Presentation on theme: "Citation counts: a brief comparison of Google Scholar, Web of Knowledge and Scopus."— Presentation transcript:
Citation counts: a brief comparison of Google Scholar, Web of Knowledge and Scopus
How can I find the number of times a work has been cited by other authors? ISI Web of Knowledge Google Scholar Scopus Also: Full text databases, for example, Abi Inform Specialist websites – for example, Citeseer (computing) Web citations
How do they compare? Google Scholar often returns higher numbers, as it may also include conference papers, books, book chapters and dissertations, whereas Web of Knowledge and Scopus will return mostly journal articles. However, Google Scholar results in particular need to be followed through and checked. Also, it will probably take longer to extract the information from Google Scholar. Sources on Scopus and Web of Knowledge are more easily verified and references downloaded. Scopus is focussed on Science and Social Science, although some Humanities literature is also included.
When searching, take into account… Misspellings. Incorrect citations (for example, year, volume number, inconsistencies of abbreviation). Author order – may only be cited by the first author. Self-citations. Monographic literature is not well covered.
Sample search: biomedical journal article (2004), search undertaken Dec 2006. Results show overlap between the three databases. 5 14 0 23 2 2 Total number of cited references=69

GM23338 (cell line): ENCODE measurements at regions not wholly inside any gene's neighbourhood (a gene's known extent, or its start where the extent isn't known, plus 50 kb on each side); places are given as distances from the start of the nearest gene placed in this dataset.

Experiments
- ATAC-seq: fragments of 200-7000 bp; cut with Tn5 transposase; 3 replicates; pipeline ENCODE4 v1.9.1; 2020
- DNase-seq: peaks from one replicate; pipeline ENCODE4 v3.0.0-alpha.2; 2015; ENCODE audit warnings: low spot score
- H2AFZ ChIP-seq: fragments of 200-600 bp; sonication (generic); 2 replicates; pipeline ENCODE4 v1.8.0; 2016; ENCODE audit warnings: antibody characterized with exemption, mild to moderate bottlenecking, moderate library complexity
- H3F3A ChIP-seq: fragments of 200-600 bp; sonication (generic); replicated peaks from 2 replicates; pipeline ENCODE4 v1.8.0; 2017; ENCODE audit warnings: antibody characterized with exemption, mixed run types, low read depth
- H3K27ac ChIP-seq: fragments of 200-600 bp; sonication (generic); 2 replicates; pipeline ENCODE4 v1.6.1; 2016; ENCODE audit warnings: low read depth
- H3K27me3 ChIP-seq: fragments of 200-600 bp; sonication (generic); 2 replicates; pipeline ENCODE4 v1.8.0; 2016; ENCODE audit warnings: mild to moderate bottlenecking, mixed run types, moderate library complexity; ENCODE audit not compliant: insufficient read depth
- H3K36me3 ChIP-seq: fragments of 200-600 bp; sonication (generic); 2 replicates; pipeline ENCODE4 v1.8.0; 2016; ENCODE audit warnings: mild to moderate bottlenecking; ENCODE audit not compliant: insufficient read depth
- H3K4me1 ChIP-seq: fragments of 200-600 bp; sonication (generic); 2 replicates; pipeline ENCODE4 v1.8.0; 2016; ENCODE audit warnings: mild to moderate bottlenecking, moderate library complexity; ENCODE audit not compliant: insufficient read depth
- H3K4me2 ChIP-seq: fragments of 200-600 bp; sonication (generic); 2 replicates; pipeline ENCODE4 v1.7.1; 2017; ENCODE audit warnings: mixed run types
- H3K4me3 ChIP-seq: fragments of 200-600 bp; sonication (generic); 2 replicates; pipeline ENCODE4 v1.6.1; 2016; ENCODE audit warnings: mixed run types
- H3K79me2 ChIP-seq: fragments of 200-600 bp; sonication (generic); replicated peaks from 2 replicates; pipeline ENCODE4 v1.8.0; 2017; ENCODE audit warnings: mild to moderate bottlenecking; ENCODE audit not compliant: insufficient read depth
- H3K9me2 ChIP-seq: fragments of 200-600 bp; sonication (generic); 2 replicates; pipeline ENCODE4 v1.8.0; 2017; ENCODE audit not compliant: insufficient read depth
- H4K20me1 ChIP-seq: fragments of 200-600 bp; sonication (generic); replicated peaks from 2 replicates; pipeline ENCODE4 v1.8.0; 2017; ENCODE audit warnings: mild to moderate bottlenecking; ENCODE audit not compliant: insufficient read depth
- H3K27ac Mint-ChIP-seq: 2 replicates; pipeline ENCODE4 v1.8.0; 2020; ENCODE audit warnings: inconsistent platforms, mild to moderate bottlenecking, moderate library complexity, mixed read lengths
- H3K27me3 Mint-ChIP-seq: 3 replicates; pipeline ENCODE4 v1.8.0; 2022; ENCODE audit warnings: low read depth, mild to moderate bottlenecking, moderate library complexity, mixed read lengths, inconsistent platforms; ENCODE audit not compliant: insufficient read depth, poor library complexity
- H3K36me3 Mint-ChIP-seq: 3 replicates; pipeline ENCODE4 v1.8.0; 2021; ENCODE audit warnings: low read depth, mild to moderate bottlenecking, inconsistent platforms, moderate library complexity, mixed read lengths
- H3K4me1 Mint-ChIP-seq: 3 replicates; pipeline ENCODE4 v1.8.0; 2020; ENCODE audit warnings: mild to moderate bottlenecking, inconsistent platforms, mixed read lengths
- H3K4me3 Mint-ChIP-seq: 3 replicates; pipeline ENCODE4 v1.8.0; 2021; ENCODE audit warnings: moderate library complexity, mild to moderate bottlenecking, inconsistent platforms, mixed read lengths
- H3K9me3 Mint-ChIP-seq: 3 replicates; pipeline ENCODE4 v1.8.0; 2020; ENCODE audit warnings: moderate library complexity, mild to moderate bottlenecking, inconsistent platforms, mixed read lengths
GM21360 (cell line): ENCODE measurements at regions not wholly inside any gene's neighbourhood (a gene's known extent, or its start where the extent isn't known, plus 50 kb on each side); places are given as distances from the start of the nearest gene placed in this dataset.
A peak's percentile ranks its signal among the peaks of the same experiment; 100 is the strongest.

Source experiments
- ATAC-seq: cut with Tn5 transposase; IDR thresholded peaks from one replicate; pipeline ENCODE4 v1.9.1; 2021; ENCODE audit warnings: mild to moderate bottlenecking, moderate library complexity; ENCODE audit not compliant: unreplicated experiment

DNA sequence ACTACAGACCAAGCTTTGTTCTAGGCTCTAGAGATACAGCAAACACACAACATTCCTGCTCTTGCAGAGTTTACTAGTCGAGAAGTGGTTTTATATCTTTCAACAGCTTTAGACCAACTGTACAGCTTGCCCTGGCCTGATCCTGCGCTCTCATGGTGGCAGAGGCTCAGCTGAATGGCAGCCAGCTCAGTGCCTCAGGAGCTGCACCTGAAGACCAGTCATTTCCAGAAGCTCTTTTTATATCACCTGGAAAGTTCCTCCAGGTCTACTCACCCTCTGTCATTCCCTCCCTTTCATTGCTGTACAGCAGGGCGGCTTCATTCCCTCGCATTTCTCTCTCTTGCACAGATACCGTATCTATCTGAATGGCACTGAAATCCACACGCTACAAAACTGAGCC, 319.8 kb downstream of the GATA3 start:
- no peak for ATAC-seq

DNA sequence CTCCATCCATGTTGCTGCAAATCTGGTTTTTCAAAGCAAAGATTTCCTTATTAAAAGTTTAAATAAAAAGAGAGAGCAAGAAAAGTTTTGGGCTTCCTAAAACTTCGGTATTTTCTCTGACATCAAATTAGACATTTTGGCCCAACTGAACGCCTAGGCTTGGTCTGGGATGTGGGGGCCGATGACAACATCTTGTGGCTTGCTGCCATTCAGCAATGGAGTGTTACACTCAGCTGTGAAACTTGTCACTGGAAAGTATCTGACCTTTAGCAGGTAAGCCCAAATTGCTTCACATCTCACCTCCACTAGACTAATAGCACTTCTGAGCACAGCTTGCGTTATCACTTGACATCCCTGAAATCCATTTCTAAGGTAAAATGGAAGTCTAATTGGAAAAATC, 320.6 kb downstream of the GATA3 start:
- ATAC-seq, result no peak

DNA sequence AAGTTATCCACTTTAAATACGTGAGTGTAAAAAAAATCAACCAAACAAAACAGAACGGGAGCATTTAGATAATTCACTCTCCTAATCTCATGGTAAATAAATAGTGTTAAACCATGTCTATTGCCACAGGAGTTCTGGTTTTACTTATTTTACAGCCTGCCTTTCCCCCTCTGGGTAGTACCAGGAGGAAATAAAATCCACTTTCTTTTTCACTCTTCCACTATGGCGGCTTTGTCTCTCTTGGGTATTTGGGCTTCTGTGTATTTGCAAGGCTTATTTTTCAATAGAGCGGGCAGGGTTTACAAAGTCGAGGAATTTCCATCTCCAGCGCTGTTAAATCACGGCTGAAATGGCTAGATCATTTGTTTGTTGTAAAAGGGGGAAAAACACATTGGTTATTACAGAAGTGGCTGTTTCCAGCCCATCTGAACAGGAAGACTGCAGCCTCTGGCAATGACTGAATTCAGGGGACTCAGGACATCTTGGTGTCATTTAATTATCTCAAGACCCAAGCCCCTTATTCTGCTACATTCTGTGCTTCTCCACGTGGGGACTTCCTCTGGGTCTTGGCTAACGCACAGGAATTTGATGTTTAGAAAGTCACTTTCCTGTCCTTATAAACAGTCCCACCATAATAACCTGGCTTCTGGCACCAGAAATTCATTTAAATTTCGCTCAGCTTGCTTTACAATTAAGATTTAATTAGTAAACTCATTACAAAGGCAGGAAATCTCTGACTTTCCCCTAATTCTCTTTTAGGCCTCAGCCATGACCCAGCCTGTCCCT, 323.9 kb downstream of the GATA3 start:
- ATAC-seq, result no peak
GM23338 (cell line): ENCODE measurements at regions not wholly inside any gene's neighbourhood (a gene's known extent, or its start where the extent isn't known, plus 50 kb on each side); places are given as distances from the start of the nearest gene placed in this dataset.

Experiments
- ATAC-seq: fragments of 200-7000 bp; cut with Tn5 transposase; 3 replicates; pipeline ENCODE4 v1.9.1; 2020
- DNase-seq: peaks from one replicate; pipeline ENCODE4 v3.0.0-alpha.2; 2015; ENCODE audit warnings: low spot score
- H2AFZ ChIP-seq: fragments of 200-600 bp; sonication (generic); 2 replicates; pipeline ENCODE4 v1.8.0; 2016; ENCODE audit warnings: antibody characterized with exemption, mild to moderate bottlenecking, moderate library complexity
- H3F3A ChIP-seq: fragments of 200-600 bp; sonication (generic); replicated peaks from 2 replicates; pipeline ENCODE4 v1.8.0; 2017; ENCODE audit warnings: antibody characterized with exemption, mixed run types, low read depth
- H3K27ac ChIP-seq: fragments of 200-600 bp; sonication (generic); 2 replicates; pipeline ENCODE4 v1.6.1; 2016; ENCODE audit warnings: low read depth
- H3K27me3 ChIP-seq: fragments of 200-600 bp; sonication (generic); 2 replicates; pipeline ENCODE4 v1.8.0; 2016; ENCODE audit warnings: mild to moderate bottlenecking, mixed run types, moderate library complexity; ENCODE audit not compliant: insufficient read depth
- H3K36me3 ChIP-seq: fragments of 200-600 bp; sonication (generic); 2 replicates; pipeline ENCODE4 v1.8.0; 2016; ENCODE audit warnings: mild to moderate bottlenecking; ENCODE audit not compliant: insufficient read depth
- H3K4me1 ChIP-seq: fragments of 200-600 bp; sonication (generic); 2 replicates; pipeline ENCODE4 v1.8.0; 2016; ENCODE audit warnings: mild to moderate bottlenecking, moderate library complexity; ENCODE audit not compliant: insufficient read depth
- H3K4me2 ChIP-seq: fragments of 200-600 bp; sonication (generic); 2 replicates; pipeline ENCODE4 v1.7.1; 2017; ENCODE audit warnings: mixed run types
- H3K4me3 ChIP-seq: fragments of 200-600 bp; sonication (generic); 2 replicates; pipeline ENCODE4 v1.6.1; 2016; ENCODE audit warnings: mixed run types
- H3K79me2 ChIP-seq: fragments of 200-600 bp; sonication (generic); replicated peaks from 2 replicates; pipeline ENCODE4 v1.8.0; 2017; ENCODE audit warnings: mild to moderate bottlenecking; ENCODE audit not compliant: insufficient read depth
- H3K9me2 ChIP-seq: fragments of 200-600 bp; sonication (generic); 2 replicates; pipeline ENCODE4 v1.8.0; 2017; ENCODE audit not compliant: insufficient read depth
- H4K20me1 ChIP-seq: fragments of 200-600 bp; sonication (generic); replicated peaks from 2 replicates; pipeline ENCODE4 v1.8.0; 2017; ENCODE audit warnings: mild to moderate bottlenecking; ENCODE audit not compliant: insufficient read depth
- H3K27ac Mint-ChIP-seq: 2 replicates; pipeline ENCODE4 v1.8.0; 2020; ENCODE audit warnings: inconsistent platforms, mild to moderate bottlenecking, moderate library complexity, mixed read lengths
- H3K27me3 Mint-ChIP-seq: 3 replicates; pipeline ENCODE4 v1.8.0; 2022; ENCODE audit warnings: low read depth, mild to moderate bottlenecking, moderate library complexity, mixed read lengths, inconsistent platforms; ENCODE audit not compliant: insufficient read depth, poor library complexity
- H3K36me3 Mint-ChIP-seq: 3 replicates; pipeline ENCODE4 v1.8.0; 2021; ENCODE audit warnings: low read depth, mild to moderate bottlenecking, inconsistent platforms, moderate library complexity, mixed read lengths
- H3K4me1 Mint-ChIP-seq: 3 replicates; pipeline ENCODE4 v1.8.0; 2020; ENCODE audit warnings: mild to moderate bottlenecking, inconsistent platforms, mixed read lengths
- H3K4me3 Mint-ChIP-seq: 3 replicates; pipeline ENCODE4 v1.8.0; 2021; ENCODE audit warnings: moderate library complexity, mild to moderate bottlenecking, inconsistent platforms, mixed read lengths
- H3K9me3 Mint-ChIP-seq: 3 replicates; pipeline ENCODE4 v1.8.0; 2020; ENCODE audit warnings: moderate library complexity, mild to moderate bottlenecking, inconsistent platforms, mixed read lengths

Sample search: humanities journal article (2001), search undertaken Dec 2006. Results show overlap between the three databases. 1 17 3 4 6 1 1 Total number of cited references=33
Summary Counting citations can be a lengthy process – it will take some time and checking to get a definitive list. Google Scholar results especially need to be followed up to take into account dead links, duplicates, and the time taken to verify quality if the link is to an intranet or in a language other than your own. However, Google Scholar may pick up on a wider range of international publications which will help to show impact. Use all options and collate the results.
Further reading Bakkalbasi, N. et al. 2006. Three options for citation tracking: Google Scholar, Scopus and Web of Science. Biomedical Digital Libraries [online], 3(7). Available at: [Accessed: 17 November 2006]. Bar-Ilan, J. 2006. An ego-centric citation analysis of the works of Michael O. Rabin based on multiple citation indexes. Information Processing and Management [online], 42. Available at: [Accessed: 23 November 2006]. Jacso, P. 2006. Deflated, inflated and phantom citation counts. Online Information Review [online], 30(3). Available at: [Accessed: 17 November 2006]. Nisonger, T. E. 2004. Citation Autobiography: An Investigation of ISI Database Coverage in Determining Author Citedness. College & Research Libraries [online], 65(2). Available at: [Accessed: 23 November 2006]. Vaughan, L. and Shaw, D. 2005. Web citation data for impact assessment: A comparison of four science disciplines. Journal of the American Society for Information Science & Technology [online], 56(10). Available at: [Accessed: 24 November 2006].